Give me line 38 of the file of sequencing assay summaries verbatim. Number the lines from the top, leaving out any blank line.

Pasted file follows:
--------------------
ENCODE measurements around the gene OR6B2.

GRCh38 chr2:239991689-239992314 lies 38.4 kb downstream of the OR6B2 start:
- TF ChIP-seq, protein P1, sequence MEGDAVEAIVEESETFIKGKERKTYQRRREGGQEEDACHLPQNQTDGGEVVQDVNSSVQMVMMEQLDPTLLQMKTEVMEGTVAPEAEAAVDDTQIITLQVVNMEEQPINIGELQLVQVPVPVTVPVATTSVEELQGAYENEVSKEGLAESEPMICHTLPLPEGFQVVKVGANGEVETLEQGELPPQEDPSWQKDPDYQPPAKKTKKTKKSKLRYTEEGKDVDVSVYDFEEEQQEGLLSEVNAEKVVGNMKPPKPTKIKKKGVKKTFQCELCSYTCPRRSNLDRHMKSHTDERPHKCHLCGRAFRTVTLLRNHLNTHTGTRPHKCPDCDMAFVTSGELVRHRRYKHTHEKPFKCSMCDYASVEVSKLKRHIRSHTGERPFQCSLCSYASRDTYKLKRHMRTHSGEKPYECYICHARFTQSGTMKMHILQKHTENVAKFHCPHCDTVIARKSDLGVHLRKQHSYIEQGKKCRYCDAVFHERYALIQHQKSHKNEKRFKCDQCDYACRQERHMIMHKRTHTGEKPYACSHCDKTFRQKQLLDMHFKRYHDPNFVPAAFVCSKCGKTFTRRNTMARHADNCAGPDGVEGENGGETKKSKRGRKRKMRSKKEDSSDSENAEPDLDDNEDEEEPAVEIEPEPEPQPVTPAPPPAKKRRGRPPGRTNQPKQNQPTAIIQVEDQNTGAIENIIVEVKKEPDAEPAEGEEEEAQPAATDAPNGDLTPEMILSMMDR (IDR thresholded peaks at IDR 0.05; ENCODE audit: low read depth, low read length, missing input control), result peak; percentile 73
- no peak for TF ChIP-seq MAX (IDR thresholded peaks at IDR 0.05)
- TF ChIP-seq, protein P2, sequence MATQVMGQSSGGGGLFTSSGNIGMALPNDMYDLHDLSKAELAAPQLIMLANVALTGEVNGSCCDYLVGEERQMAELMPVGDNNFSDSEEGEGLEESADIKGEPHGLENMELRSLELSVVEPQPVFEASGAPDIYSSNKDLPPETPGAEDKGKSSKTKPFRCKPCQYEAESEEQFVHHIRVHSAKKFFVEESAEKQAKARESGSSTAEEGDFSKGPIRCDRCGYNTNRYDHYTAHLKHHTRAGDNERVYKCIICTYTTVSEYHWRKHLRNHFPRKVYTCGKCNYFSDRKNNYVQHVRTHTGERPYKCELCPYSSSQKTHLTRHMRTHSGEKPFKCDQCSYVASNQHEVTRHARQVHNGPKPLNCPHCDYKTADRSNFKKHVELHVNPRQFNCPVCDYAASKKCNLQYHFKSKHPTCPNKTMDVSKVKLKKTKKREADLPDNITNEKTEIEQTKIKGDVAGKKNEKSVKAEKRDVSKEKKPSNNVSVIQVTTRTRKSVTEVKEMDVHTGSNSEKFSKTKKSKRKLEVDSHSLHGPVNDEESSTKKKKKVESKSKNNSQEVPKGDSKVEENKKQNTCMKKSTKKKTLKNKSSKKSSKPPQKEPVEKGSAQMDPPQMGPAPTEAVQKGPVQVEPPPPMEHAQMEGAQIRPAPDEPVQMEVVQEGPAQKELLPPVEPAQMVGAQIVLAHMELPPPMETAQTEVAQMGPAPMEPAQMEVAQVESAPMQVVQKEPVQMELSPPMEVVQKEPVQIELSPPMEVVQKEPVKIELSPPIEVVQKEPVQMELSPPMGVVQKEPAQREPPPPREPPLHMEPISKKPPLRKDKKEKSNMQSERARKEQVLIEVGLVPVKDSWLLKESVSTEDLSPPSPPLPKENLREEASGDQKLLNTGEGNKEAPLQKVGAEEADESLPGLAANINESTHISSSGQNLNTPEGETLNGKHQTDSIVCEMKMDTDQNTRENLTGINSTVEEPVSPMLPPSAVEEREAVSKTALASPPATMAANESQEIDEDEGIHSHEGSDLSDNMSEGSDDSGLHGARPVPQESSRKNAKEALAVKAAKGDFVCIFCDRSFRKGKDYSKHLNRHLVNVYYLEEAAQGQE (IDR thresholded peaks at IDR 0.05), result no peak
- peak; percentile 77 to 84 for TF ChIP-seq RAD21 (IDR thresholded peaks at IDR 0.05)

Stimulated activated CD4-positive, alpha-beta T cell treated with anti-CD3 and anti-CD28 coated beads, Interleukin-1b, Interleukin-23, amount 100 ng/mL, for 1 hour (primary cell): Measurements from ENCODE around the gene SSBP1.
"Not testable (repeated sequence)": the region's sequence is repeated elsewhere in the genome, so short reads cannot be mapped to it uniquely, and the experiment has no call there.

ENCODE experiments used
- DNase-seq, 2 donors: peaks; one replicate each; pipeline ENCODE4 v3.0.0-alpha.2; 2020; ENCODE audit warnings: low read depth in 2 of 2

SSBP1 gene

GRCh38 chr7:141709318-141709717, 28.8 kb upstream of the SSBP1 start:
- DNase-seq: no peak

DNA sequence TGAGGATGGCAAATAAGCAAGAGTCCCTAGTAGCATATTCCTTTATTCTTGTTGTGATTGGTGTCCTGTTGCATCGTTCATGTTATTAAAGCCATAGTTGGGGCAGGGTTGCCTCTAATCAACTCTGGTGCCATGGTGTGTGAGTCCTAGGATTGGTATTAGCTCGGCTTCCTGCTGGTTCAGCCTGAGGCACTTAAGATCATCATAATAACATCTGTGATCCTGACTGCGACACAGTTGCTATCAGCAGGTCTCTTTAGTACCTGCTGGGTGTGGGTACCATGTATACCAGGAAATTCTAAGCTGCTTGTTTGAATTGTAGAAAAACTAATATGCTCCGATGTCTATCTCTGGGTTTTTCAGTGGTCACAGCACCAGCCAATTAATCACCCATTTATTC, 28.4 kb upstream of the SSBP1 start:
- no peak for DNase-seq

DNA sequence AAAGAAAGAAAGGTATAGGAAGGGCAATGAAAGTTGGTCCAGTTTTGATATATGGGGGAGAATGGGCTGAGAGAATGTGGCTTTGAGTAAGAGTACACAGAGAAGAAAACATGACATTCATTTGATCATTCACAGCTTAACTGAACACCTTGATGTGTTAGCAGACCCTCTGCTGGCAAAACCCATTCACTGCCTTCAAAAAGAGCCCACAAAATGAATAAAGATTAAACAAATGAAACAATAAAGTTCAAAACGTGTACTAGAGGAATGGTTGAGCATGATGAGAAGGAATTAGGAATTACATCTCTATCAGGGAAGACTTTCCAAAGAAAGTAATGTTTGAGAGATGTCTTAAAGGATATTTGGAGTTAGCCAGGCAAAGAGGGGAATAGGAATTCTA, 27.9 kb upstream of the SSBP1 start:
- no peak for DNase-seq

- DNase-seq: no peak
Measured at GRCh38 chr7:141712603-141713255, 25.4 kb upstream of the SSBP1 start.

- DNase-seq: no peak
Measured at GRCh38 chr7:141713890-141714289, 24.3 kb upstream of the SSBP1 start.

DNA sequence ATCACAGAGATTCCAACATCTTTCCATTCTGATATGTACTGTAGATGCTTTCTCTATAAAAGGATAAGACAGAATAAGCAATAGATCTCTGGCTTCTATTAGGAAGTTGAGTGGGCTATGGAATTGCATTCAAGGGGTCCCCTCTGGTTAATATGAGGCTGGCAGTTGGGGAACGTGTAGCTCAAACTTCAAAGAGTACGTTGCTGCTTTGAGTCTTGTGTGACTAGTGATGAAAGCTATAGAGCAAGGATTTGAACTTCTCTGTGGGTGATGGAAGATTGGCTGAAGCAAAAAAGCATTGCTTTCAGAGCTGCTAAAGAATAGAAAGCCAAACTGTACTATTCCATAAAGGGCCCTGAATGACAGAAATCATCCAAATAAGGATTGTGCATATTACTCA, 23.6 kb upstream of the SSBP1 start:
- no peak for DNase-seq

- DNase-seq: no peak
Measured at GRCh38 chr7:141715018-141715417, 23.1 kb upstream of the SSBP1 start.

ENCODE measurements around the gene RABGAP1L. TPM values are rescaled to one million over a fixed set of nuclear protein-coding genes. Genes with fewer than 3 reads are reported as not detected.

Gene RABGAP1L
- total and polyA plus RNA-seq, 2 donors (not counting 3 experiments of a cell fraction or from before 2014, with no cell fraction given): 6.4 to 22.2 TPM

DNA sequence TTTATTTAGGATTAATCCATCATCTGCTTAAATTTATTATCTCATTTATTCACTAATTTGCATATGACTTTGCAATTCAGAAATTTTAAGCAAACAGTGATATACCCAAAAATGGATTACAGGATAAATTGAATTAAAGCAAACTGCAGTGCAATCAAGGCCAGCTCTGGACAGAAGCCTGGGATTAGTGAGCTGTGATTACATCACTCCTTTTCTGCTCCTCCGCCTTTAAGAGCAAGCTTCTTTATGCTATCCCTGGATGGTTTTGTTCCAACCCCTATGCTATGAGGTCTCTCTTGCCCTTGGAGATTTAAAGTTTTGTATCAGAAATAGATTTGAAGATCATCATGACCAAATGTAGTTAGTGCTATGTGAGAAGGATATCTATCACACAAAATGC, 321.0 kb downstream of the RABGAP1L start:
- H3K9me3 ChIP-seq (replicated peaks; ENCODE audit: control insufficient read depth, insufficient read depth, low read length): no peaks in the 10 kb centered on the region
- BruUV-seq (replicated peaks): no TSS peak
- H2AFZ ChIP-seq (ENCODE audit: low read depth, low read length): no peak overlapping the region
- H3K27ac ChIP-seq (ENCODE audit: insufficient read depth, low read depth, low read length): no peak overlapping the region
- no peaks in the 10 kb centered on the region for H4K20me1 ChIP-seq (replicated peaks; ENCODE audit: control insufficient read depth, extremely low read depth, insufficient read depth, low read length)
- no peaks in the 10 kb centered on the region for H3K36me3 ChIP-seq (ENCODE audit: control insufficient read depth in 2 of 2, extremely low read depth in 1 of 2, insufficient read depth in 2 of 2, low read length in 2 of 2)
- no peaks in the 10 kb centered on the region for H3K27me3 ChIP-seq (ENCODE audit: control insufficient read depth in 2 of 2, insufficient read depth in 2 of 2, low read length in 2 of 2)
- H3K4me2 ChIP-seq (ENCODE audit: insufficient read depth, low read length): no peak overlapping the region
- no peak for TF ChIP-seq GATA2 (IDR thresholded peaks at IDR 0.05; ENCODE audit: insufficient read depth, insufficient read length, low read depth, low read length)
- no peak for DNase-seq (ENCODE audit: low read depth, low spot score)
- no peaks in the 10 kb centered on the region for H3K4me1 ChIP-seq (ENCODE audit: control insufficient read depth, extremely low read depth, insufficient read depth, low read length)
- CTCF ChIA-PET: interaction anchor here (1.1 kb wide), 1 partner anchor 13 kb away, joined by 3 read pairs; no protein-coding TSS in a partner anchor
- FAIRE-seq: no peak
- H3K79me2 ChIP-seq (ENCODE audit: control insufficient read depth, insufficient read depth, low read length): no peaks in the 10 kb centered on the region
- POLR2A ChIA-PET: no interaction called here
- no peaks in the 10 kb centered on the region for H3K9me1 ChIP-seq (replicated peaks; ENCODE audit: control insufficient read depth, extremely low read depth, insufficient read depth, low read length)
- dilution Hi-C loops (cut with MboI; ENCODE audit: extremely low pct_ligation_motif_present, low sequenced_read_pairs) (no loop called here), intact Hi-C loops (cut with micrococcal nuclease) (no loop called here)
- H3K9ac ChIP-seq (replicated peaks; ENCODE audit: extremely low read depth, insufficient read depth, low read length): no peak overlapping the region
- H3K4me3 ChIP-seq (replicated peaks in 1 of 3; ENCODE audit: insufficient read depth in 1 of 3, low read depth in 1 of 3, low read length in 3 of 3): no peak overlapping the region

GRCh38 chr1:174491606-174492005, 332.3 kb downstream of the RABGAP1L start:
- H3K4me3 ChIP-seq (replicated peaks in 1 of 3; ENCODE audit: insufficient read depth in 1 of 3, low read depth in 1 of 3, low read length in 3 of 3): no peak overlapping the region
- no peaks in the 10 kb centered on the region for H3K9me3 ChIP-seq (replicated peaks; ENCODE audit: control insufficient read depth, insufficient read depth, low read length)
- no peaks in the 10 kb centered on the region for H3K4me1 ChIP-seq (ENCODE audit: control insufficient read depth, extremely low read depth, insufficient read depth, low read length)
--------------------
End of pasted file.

- no peak for TF ChIP-seq GATA2 (IDR thresholded peaks at IDR 0.05; ENCODE audit: insufficient read depth, insufficient read length, low read depth, low read length)